And unto Adam he said, Because thou hast hearkened unto the voice of thy wife, and hast eaten of the tree, of which I commanded thee, saying Thou shalt not eat of it: cursed is the ground for thy sake; in sorrow shalt thou eat of it all the days of thy life;
Thorns also and thistles shall it bring forth to thee; and thou shalt eat the herb of the field;
In the sweat of thy face shalt thou eat bread, till thou return unto the ground; for out of it wast thou taken: for dust thou art, and unto dust shalt thou return.Gensis 3: 17-19 (KJV)
So, a stark admission in the Hebrew scripture: we blew it, now we have to plough till we drop. Remarkably, a similar but independent gist recurs in the agricultural origin myths recorded by Claude Lévi-Strauss in Brazil:
…the existence of maize was revealed to them by a celestial woman, who had taken on the form of an opossum. The maize was like a tree in appearance, and grew wild in the forest. But men made the mistake of felling the tree and they then had to share out the seeds, clear the ground for cultivation and sow maize because the dead tree was not sufficient for their needs.Lévi-Strauss, From Honey to Ashes – quoted by Richard Mabey, The Cabaret of Plants (Profile Books, 2015), p.134.
My source for this latter story, Richard Mabey in his excellent book The Cabaret of Plants, also records a Mayan myth about the origins of maize farming – here portrayed as a gift rather than a mistake:
…the origin myths were chiefly centred on Thipaak, a heroic figure who… was the first to cultivate corn. He stored it in a huge pillar supporting the sky… Long ago a bird drew attention to maize kernels being carried out of the pillar by leaf-cutter ants. The local rain god struck the pillar with a blast of lightning, opening it up and making maize available to the people.Mabey, R. (2015). The Cabaret of Plants (Profile Books: London), p.133.
This ‘divine gift’ perspective puts me in mind of the Roman goddess Ceres. According to the poet Ovid (in the 1st century BC), a goddess so generous as to give humanity a break from the shooting sod surely wouldn’t want to stand in the way of true love:
Thee, Goddess, nations speak of as bounteous everywhere: and no one is less unfavourable to the blessings of mankind. In former times the uncouth peasants did not parch the corn; and the threshing floor was a name unknown on earth. But the oaks, the early oracles, used to bear acorns; these, and the grass of the shooting sod, were the food of men.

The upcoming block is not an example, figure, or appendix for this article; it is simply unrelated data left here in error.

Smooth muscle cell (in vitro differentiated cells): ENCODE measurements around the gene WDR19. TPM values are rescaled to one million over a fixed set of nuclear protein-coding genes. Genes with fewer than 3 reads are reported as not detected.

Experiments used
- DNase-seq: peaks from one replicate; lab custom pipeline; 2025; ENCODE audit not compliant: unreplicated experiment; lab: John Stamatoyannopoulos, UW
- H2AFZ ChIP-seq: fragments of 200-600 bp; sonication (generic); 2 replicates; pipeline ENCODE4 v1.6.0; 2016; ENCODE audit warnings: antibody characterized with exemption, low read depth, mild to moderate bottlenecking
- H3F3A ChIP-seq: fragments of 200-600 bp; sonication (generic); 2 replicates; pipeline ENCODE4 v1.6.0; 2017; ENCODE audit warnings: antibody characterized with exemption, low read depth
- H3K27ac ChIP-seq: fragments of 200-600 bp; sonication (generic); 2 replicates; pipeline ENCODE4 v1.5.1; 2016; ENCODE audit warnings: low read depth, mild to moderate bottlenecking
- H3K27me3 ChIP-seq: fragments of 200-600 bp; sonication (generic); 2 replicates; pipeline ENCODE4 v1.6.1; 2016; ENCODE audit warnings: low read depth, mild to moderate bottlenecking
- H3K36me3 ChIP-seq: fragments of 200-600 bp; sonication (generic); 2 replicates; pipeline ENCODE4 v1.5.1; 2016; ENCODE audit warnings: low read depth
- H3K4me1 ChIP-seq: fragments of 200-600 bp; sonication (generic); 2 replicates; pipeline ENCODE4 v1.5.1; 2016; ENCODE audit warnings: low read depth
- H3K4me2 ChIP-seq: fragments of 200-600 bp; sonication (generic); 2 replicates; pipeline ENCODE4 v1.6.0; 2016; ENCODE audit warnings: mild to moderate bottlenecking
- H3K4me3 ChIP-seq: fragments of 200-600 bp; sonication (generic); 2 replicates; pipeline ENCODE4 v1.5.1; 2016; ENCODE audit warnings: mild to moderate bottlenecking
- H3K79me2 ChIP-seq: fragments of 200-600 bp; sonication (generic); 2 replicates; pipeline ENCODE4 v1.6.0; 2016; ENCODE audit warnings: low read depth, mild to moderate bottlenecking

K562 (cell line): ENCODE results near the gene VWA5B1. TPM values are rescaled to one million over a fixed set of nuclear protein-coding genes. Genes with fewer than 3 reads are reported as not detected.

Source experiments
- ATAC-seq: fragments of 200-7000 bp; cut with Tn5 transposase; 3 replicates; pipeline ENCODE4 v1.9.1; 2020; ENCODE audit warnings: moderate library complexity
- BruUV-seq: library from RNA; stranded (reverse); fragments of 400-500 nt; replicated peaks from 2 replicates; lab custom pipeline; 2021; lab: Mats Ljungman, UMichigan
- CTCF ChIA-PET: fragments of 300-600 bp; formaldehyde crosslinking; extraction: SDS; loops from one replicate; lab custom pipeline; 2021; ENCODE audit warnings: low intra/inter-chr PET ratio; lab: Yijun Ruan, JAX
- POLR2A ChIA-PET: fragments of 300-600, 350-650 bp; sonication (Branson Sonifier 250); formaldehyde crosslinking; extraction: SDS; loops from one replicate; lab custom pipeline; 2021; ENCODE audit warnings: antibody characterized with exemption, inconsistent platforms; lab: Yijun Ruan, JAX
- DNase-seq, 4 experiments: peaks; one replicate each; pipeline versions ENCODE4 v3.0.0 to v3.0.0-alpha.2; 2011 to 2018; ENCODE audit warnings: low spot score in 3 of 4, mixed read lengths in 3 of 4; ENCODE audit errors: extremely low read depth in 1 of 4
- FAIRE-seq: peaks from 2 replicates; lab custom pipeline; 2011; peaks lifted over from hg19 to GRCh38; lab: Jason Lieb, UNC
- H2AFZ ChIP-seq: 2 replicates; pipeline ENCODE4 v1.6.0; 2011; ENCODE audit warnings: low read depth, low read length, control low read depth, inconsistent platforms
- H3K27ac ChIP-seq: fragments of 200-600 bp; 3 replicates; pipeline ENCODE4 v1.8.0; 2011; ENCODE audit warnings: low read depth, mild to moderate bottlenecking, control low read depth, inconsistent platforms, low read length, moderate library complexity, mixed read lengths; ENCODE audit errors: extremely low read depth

Ceres was the first to teach the seed to swell in the fields, and with the sickle did she cut her coloured locks; she first forced the bulls to place their necks beneath the yoke; and she with crooked tooth turned up the fallow ground…Ovid, Amores – Elegy X (quoted from Project Gutenberg)
Like all good myths, these stories tell not only of how agriculture came about, but also of what the birth of farming means – especially in a moral sense.
Archaeology and anthropology give us an increasingly detailed, forensic perspective on how humanity came to farm, and to rely on agriculture. They also feed into a modern debate about what the birth of agriculture meant for human societies.
The verdict has been pretty bleak. An article from Discover magazine in 1987 provocatively called the first agricultural revolution “The Worst Mistake in the History of the Human Race”, citing the poorer health and greater inequalities of agrarian societies compared to hunter-gatherers.
Thirty years later, a more nuanced paper – with an impressive 18 authors – was published, digging deeper into the farming/inequality correlation and how this panned out in different parts of the prehistoric world:
Kohler, T.A., Smith, M.E., Bogaard, A. et al. (2017). “Greater post-Neolithic wealth disparities in Eurasia than in North America and Mesoamerica”, Nature 551, pp.619-622 – online here.
The authors use house-size as an archaeologically-identifiable proxy for wealth inequality. As the paper’s title succinctly describes, by this measure, early farming led to greater wealth inequality in Eurasia than in the Americas. The authors propose an explanation for this geographical disparity centred upon “the greater availability of large mammals [in Eurasia] that could be domesticated, because they allowed more profitable agricultural extensification, and also eventually led to the development of a mounted warrior elite able to expand polities” (p.619).
Very thought-provoking stuff, with attractive opportunities for further research. And one question that springs to my mind is this. In the Hebrew, Brazilian, Mayan and Roman myths mentioned above, the arrival of farming appears as either a bounteous blessing or a loathsome labouring curse. Are there any myths that tell of growing inequality? I’ll be looking out for any, and if you have ideas please feel free to post them as comments below.